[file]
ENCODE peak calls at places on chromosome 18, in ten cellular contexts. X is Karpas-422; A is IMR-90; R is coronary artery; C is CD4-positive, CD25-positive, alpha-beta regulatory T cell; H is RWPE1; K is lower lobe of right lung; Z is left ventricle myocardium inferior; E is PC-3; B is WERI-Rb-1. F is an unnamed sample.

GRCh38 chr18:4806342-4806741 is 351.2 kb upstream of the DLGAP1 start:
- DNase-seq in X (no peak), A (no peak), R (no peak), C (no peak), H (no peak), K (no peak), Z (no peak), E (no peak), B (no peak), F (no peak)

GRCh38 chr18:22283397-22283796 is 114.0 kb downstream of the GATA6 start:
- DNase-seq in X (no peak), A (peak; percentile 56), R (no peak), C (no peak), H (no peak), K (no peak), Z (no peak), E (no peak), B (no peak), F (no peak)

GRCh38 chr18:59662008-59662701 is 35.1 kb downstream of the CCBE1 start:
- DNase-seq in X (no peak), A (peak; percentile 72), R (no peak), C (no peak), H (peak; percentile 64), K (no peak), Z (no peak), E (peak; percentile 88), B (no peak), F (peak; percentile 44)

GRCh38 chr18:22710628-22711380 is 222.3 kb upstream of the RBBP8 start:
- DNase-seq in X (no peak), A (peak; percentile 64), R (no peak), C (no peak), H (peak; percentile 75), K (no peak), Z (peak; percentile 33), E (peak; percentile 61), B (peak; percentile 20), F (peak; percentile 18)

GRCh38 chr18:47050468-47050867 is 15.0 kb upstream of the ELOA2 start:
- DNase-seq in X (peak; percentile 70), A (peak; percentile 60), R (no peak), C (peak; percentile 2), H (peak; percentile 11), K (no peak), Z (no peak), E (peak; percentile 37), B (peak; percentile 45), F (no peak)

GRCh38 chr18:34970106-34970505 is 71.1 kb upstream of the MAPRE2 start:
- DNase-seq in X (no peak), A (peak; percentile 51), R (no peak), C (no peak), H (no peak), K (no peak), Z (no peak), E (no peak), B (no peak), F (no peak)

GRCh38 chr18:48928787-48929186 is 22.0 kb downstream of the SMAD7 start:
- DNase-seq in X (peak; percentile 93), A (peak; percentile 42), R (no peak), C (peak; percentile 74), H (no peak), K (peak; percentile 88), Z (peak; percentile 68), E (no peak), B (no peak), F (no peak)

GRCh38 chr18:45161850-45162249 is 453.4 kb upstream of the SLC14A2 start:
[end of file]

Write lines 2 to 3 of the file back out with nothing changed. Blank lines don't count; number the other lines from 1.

GRCh38 chr18:4806342-4806741 is 351.2 kb upstream of the DLGAP1 start:
- DNase-seq in X (no peak), A (no peak), R (no peak), C (no peak), H (no peak), K (no peak), Z (no peak), E (no peak), B (no peak), F (no peak)